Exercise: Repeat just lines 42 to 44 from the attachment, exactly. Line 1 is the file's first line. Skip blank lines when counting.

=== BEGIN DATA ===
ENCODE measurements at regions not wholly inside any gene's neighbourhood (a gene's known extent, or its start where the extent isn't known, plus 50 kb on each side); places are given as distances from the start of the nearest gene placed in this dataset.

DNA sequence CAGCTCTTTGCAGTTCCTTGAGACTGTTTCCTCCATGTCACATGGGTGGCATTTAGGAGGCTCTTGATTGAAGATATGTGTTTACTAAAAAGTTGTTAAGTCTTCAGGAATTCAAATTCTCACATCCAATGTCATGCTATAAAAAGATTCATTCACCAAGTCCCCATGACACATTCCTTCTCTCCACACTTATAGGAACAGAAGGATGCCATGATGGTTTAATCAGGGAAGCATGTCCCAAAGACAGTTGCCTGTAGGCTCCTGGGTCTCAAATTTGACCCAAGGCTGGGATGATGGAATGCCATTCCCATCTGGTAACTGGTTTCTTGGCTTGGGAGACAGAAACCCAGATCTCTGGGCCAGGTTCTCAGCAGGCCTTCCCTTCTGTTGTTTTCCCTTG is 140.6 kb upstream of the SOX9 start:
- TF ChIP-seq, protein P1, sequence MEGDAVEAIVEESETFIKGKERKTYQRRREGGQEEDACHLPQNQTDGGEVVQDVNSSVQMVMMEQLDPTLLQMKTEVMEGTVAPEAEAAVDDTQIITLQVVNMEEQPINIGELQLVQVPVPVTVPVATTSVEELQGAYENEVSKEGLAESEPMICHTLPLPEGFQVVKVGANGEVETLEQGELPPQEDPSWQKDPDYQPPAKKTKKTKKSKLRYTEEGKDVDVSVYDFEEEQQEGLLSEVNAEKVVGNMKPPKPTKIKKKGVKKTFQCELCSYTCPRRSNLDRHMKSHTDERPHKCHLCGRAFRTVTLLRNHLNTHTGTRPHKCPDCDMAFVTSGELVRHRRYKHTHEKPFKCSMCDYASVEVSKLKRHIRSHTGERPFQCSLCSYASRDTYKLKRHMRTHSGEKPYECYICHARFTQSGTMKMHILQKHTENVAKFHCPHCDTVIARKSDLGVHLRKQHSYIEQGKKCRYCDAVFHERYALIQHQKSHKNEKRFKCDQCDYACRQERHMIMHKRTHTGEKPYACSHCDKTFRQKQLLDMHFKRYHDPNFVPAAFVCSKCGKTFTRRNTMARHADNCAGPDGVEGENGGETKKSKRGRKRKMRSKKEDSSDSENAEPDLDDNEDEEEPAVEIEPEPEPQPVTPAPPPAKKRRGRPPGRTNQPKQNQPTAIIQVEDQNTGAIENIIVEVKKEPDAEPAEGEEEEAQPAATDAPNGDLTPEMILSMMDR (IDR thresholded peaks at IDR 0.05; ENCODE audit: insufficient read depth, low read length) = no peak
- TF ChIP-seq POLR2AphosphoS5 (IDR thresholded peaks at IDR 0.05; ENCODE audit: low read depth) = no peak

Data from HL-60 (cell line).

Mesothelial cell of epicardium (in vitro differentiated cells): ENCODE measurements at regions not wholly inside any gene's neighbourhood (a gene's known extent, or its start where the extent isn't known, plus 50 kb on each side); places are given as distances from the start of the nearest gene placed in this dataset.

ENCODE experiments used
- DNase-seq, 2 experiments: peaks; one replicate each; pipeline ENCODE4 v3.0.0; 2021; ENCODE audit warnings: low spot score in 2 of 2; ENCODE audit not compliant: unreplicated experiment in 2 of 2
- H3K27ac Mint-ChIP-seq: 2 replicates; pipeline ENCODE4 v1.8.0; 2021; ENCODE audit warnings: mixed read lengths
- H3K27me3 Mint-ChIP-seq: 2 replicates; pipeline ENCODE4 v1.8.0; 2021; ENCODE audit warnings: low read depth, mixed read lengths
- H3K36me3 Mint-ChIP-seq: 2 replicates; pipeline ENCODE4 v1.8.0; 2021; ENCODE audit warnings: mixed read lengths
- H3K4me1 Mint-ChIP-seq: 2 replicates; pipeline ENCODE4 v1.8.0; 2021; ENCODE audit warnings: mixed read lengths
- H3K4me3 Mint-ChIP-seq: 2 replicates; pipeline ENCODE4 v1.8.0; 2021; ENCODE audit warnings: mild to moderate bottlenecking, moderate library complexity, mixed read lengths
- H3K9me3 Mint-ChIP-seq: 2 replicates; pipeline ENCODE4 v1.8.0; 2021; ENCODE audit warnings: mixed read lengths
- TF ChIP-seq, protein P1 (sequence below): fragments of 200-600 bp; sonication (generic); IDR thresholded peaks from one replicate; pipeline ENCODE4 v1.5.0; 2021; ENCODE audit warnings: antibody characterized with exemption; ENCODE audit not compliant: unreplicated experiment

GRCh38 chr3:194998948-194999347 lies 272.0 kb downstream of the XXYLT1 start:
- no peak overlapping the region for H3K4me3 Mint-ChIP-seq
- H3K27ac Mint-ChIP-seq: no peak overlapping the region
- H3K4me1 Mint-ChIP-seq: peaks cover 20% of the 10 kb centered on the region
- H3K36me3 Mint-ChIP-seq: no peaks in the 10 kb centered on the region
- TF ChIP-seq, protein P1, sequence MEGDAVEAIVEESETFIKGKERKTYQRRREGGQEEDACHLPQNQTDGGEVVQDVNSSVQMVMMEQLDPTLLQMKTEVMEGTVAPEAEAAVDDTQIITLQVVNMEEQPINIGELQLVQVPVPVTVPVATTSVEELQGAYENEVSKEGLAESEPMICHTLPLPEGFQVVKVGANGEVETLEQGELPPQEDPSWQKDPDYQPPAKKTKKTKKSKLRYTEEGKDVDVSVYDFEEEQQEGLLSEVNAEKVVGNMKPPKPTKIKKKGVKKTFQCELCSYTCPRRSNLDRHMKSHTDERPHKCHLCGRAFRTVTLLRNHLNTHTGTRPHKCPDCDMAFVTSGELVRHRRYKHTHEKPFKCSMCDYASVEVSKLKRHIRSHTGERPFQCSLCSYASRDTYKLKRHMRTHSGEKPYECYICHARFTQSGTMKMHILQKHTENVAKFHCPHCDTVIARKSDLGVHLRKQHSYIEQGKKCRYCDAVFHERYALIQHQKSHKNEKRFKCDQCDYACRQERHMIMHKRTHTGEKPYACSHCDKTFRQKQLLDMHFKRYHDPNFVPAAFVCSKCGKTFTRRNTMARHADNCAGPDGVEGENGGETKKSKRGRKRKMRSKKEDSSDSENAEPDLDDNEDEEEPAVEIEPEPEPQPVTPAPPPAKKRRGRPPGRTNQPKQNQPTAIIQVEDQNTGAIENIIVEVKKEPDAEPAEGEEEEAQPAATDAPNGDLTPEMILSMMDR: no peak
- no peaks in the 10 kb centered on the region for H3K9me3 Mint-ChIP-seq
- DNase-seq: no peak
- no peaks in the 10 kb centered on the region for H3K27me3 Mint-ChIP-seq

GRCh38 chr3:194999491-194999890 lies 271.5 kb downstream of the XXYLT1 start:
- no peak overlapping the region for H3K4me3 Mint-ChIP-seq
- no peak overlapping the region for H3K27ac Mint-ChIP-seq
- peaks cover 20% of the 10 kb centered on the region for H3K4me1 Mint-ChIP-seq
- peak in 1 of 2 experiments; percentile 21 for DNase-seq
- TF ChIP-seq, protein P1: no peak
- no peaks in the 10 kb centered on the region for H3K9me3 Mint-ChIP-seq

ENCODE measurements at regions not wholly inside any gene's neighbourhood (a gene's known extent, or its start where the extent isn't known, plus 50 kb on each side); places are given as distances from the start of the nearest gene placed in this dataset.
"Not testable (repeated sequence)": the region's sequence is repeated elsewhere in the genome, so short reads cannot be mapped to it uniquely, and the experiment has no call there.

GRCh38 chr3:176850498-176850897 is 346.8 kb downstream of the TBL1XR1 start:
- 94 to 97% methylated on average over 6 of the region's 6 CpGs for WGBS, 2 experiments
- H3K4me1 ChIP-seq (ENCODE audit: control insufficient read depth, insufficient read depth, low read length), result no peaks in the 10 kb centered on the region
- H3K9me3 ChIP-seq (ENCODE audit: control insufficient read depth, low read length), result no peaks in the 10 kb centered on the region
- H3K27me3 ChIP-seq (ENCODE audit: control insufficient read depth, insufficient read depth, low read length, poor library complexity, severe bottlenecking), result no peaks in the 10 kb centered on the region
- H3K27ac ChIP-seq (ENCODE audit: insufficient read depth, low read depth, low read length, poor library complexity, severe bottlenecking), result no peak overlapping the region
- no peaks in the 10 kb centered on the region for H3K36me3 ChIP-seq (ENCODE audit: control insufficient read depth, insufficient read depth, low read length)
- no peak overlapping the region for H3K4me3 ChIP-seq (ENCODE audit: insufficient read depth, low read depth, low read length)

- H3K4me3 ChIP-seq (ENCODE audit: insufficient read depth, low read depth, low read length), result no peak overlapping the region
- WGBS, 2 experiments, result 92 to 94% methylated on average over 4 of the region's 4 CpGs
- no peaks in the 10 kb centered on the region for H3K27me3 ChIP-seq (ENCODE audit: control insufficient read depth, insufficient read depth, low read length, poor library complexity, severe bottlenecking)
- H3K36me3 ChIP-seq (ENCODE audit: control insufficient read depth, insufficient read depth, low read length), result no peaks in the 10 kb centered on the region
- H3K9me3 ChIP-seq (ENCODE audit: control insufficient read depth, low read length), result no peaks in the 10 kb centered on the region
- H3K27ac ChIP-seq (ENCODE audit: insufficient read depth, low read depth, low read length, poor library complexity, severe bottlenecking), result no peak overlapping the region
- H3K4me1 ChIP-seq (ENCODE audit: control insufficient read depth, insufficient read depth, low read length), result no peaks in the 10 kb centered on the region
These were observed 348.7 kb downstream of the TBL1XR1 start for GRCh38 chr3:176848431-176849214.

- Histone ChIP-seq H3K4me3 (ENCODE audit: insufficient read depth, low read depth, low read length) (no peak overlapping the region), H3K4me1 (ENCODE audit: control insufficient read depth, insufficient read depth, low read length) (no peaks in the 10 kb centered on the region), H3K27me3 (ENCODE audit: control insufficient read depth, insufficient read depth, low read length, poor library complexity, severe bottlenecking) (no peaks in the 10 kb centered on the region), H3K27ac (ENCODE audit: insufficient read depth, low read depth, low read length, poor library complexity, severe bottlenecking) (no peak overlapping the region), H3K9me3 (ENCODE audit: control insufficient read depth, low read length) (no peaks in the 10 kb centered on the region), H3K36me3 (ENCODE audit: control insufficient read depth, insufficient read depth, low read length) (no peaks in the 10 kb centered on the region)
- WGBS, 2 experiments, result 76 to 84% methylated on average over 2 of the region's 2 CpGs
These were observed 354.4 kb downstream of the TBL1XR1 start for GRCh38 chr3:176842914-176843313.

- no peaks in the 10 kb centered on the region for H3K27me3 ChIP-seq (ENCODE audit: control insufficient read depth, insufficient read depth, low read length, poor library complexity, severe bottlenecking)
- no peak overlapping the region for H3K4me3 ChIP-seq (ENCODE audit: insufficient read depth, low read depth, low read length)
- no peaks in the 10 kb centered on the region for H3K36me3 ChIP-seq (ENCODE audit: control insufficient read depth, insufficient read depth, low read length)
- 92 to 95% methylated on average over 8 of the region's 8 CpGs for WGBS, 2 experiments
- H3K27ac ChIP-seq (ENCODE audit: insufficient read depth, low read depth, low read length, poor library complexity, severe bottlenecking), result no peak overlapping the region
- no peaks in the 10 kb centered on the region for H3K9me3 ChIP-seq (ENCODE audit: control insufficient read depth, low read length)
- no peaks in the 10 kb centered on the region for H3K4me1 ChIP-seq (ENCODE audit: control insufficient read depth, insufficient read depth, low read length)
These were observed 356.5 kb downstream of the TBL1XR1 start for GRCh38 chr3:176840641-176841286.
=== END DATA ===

- H3K4me3 ChIP-seq (ENCODE audit: insufficient read depth, low read depth, low read length), result no peak overlapping the region
- WGBS, 2 experiments, result 92 to 94% methylated on average over 4 of the region's 4 CpGs
- no peaks in the 10 kb centered on the region for H3K27me3 ChIP-seq (ENCODE audit: control insufficient read depth, insufficient read depth, low read length, poor library complexity, severe bottlenecking)